A plea has been moved in the Delhi High Court against the non-compliance by Twitter India and Twitter Inc with the Information Technology (Intermediary Guidelines and Digital Media Ethics Code) Rules, 2021 (IT Rules, 2021).
The plea has been moved to advocate Amit Acharya urged the High Court to issue direction to the Centre to pass necessary instruction to Twitter India and Twitter Inc to appoint resident grievance officer under Rule 4 of the Information Technology (Intermediary Guidelines and Digital Ethics Code) Rules 2021 without any delay.
The plea contended that Twitter is a “Significant Social Media Intermediary” (SSMI) as laid down under the IT Rules, 2021 and therefore must ensure compliance with the statutory duties imposed upon it by the provisions of these rules. The plea contended that in a nutshell, every significant social media intermediary has a responsibility not only to appoint a resident grievance officer who will act as single point authority for receiving and disposing of complaints within a fixed time but will also receive and acknowledge any order, notice, and direction issued by the competent authorities.
“It is pertinent to mention that Information Technology (Intermediary Guidelines and Digital Media Ethics Code) Rules, 2021 has come into force from February 25, and Respondent No. 1 (Centre) had given 3 months to every SSMI to comply with these Rules and these three months period got over on May 25. but Respondent No. 2 and 3 have separately & jointly failed to appoint any Resident Grievance Officer to redress the complaints of its users about the violation of the provisions of the aforesaid Rules”, said the plea.
The petitioner claimed while “scrolling his Twitter on May 26, 2021,” he found allegedly “defamatory, false and untrue tweets” by two individuals. The plea contended that as per the rules, the petitioner tried to look for the resident grievance officer to complain, however, he found no details. The plea argued that this is a clear violation of Sub-Rule 2(a) of Rule 3 which says that the intermediary shall prominently publish on its website, mobile-based application, or both, as the case may be, the name of the grievance officer and his contact details. The petitioner claimed he has been deprived of his statutory right to complain to the concerned officer.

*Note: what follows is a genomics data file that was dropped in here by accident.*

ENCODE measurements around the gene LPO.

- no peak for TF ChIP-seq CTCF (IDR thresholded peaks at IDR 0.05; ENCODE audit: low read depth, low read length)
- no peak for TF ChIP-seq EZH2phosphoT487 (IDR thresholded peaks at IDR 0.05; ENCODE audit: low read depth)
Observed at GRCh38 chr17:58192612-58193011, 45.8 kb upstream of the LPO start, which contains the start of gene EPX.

The plea urged the court to issue direction against Centre and Twitter to discharge their executive, statutory and all other obligations in relation to Information Technology (Intermediary Guidelines and Digital Ethics Code) Rules 2021 without any delay.
Twitter had raised concerns over the ‘potential threat’ to freedom of speech and the new IT rules have elements that inhibit free conversation. The Centre on Thursday hit back hard at Twitter’s, saying that the US-based microblogging platform is trying to dictate its terms in India, and also wants to undermine the country’s legal system.
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